slavergneMemberNovember 3, 2011 at 10:14 amPost count: 0
I am from Canada and have seen many specialists and doctors in Ottawa, Ontario in regards to my degenerative disc disease of the cervical and lumbar spine condition which started in early 2000 and was diagnosed by an MRI back in 2006 and a more recent one in 2010. I would like to know what can be done to help me aleviate the chronic pain which i have been living with for so many years.
My MRI of October 2010 indicates that the cervical spine at C2-C3 there is no disk protrusion or spinal stenosis. Mild to moderate right neural foraminal narrowing secondary niderate IA cgabges if tge facet joints.
At C3-C4 there is a small broad-based posterior disk osteophyte complex. Small left uncovertebral osteophytes. No disk protrusion, spinal stenosis significant neural foraminal narrowing. There are mildly changes of the facet joints.
At C4-C5 there is a small broad-based posterior disc osteophyte complex greater towards the right. Small right and moderate left uncovertebral osteophytes. There is moderate left neural foraminal narrowing. Mild degree of central spinal stenosis. No disc protrusion.
At C5-C6 there is a small broad-based posterior disc osteophyte complex. Small right and moderate left uncovertebral osteophytes. Mild right and moderate left neural foraminal narrowing. Mild degree of central spine stenosis. No disc protrusion.
At C6-C7 there is a small broad-based posterior disc osteophyte complex. Small to moderate bilateral deep osteophytes. Mild right and moderate left neural foraminal narrowing. Borderline degree of central spinal stenosis.
Moderate multilevel degenerative disc changes with mild multilevel central spinal stenosis. No disc protrusion. Neural foraminal narrowing/OA change of the facet joints as described.
An X-Ray of the cervical spine in June 2010 indicates that there is straightening of the cervical lordosis, probably the result of muscle spasmes. There are degenerative changes from C4 to C7 and with osteophytes and severe narrowing of the C4-C5, C5-C6 and C6-C7 disc spaces. There is mild narrowing of the left C5-C6 invertebral foramen.
I have been in constant pain since 2000 which has now become a chronic pain. I have been off work in 2007 for 3 months due to this condition and again from December 2010 to May 2010 and now progressively returning to work. I have tried physiotherapy in January 2010(the Mckenzie Method) which has not helped as the pain is centralized in the cervical spine and lumbar spine, causing at times nevralgia headaches, numbness in hands (especially the left hand), sore elbows, weakness in arms, sore left buttock and calf, feeling of electric shocks in right hand, neck, trapeze and lumbar area.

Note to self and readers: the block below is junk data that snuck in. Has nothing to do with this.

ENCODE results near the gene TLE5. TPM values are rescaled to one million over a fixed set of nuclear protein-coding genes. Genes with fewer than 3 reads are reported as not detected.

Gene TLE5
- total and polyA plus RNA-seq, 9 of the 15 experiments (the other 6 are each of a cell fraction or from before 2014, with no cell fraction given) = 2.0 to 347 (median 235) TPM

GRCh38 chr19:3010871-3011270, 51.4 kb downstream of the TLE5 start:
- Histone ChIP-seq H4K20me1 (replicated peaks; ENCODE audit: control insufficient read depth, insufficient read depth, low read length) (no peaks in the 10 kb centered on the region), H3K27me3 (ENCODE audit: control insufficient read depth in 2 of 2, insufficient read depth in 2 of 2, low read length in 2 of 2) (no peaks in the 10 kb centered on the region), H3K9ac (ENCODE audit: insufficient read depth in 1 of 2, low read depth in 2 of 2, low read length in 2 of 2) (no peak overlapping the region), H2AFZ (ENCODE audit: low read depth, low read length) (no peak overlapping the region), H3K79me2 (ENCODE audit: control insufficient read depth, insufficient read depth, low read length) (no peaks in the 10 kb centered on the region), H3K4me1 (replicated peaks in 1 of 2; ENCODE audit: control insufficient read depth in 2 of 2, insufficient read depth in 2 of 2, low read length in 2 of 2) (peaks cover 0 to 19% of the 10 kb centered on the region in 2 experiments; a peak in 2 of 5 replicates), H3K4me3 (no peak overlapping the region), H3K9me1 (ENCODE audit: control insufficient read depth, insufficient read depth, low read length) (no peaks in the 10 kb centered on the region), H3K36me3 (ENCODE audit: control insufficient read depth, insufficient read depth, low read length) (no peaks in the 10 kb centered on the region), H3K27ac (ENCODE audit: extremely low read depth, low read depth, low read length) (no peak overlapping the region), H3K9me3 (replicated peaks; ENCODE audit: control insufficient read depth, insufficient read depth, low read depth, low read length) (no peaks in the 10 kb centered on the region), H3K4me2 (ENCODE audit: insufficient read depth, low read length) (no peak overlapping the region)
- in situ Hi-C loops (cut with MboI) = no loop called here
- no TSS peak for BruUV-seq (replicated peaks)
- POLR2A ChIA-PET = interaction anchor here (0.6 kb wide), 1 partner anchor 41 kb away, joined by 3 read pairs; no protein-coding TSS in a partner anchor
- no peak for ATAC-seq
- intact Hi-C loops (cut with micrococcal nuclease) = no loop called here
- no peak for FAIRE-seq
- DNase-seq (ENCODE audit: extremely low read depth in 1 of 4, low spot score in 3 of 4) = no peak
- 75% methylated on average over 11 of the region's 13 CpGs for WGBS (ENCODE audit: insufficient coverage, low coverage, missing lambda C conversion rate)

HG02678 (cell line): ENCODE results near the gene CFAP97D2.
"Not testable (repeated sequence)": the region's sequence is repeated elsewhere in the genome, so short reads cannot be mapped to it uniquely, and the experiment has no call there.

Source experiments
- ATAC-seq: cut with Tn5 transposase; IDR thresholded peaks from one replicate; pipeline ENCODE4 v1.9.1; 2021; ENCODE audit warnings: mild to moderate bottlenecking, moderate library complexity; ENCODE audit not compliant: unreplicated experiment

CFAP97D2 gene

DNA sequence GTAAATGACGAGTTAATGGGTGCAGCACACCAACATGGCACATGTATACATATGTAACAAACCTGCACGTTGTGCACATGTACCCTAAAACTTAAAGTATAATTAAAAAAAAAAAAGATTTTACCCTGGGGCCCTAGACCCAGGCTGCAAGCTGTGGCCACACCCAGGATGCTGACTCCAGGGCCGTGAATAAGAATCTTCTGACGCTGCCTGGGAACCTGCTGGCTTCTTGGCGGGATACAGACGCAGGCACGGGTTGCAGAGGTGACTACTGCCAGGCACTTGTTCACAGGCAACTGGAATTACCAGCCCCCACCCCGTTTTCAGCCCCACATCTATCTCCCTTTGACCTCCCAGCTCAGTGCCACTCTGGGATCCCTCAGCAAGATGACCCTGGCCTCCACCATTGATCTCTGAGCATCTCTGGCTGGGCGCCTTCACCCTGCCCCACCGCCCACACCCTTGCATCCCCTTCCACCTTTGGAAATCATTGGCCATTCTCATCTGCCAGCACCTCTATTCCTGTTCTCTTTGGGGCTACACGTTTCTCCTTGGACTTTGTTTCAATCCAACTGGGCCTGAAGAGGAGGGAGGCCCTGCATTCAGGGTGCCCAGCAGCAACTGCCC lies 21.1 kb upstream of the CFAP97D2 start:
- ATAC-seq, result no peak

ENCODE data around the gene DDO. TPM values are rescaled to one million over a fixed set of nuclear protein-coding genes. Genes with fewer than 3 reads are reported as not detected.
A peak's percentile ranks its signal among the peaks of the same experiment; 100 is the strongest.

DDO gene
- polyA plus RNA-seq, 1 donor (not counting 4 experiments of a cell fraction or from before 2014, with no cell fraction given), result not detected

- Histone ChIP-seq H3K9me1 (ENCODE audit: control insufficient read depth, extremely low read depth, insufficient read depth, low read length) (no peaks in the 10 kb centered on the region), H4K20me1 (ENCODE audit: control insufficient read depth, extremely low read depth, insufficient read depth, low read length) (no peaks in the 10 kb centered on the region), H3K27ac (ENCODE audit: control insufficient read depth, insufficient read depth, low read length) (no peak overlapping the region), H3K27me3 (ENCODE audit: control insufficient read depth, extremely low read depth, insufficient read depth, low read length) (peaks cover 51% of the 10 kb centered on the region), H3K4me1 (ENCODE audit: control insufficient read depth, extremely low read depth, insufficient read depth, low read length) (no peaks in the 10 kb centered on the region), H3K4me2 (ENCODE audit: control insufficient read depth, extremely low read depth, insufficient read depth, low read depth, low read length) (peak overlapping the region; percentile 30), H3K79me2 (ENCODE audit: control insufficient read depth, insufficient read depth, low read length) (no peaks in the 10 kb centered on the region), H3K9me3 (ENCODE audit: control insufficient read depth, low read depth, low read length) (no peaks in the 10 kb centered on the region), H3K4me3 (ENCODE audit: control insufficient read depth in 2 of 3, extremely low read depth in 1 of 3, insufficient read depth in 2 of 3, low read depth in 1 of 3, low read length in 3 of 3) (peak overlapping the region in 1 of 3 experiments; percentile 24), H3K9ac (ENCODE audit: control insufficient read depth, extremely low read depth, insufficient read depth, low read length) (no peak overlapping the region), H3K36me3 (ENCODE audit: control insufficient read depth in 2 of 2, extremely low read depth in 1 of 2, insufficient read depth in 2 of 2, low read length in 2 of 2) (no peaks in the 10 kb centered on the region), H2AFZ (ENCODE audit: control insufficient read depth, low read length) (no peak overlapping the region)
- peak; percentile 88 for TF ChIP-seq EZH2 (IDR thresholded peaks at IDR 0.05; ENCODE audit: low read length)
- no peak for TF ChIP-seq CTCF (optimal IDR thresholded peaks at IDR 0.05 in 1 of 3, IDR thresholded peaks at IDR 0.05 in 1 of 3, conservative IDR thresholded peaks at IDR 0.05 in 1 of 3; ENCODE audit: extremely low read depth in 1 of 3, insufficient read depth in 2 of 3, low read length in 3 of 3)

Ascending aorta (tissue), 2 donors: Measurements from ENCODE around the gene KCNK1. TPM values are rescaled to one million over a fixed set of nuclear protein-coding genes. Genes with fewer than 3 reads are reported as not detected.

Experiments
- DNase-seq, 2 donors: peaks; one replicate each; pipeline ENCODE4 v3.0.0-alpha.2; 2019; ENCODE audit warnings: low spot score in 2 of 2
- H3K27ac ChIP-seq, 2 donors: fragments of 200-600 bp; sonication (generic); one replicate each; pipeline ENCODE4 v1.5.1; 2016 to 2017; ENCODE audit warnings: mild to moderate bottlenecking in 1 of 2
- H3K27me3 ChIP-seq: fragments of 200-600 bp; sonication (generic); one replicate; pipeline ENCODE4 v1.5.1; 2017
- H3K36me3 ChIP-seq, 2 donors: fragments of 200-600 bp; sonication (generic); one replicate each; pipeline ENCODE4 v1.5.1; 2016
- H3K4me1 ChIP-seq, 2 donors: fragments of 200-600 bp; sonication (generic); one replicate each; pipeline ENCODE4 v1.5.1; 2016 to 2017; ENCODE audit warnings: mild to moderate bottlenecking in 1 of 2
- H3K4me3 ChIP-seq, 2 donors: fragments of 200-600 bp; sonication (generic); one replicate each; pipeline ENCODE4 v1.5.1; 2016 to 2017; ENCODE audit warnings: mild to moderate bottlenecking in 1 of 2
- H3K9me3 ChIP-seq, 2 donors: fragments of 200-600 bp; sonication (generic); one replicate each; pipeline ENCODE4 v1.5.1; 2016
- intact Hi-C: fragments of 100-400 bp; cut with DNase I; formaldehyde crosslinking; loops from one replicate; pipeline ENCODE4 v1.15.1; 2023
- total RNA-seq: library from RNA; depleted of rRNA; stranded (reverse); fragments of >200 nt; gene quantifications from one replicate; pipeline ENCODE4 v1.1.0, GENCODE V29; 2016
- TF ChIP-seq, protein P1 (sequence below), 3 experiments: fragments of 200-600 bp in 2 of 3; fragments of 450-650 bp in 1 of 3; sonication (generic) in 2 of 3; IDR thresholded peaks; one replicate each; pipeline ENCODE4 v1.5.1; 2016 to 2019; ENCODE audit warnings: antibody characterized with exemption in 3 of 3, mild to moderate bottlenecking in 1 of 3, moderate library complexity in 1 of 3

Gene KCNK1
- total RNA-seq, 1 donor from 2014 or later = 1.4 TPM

I have undergone this last August, three cervical facet cortisone injections and on October 3rd 2011, botox injections in the muscles of the my back for which none has helped or reduced the pain.
My question to you would be to know if I would be a candidate for cervical spine fusion?.
Your advice is greatly appreciated.Dr. CorenmanModeratorNovember 4, 2011 at 10:10 pmPost count: 3547
You report pain in the cervical spine centrally. The lumbar spine pain most likely is from another source. The upper extremity symptoms seem to be variable. First, which symptoms are worse, the neck or the arms? If the neck, what is the percentage of neck vs. arms? 70/30, 80/20 or? What makes the neck pain worse? Does time of day make a difference? What is the intensity of the pain on a 0-10 scale?
The X-rays can be revealing. You note significant degeneration of C4-7 and straightening of the normal lordosis curve. Straightening of the curve is typical with degenerative change of the discs. The discs are trapezoidal in shape and wear of these discs will straighten the spine.
I will assume that you have already had substantial treatment in the form of physical therapy, chiropractic and other forms like acupuncture and medications. You report that injections have failed to give you relief.
If you have failed everything and the symptoms are disabling, you might be a candidate for a work-up for surgery. First, facet injections might be in order. The cervical facets can generate central neck pain. Temporary relief of your pain with injection of the facets may make you a candidate for ablation of the nerves that send signals from the facets (rhizolysis).
If that procedure gives you no relief, then you might be a candidate for fusion surgery. First, the range of motion of the C4-7 levels on flexion- extension films has to be very limited or there has to be instability present. Some surgeons would then use a test called a discogram to test discs above. This test would have to be negative (no pain generated from the discs above). You would then need a long talk with your surgeon regarding surgery, the expectations, the potential results- both good and bad.
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